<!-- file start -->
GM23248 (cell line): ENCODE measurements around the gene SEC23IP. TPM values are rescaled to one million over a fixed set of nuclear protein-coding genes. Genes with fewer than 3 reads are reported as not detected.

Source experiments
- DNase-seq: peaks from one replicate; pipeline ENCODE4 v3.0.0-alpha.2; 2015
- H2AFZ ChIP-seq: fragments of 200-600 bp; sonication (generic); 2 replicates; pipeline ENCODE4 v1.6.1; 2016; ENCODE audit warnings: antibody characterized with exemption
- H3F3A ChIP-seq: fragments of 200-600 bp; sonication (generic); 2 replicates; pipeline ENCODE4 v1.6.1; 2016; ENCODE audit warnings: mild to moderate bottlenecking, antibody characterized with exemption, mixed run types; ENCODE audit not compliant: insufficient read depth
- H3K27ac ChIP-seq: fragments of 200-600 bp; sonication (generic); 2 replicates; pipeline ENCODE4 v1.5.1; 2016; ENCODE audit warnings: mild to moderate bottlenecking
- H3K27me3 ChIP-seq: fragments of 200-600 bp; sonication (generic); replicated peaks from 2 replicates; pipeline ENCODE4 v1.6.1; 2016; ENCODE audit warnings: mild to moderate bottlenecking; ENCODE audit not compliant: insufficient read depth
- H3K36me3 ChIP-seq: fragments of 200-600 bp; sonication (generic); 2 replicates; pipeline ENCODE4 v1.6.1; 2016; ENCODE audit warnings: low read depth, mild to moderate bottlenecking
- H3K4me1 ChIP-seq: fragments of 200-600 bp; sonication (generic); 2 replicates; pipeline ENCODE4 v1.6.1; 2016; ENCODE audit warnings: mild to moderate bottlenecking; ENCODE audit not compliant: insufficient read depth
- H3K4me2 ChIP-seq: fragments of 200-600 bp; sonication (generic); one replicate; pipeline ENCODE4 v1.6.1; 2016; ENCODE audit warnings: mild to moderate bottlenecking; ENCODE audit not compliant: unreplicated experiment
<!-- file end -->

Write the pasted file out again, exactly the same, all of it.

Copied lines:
GM23248 (cell line): ENCODE measurements around the gene SEC23IP. TPM values are rescaled to one million over a fixed set of nuclear protein-coding genes. Genes with fewer than 3 reads are reported as not detected.

Source experiments
- DNase-seq: peaks from one replicate; pipeline ENCODE4 v3.0.0-alpha.2; 2015
- H2AFZ ChIP-seq: fragments of 200-600 bp; sonication (generic); 2 replicates; pipeline ENCODE4 v1.6.1; 2016; ENCODE audit warnings: antibody characterized with exemption
- H3F3A ChIP-seq: fragments of 200-600 bp; sonication (generic); 2 replicates; pipeline ENCODE4 v1.6.1; 2016; ENCODE audit warnings: mild to moderate bottlenecking, antibody characterized with exemption, mixed run types; ENCODE audit not compliant: insufficient read depth
- H3K27ac ChIP-seq: fragments of 200-600 bp; sonication (generic); 2 replicates; pipeline ENCODE4 v1.5.1; 2016; ENCODE audit warnings: mild to moderate bottlenecking
- H3K27me3 ChIP-seq: fragments of 200-600 bp; sonication (generic); replicated peaks from 2 replicates; pipeline ENCODE4 v1.6.1; 2016; ENCODE audit warnings: mild to moderate bottlenecking; ENCODE audit not compliant: insufficient read depth
- H3K36me3 ChIP-seq: fragments of 200-600 bp; sonication (generic); 2 replicates; pipeline ENCODE4 v1.6.1; 2016; ENCODE audit warnings: low read depth, mild to moderate bottlenecking
- H3K4me1 ChIP-seq: fragments of 200-600 bp; sonication (generic); 2 replicates; pipeline ENCODE4 v1.6.1; 2016; ENCODE audit warnings: mild to moderate bottlenecking; ENCODE audit not compliant: insufficient read depth
- H3K4me2 ChIP-seq: fragments of 200-600 bp; sonication (generic); one replicate; pipeline ENCODE4 v1.6.1; 2016; ENCODE audit warnings: mild to moderate bottlenecking; ENCODE audit not compliant: unreplicated experiment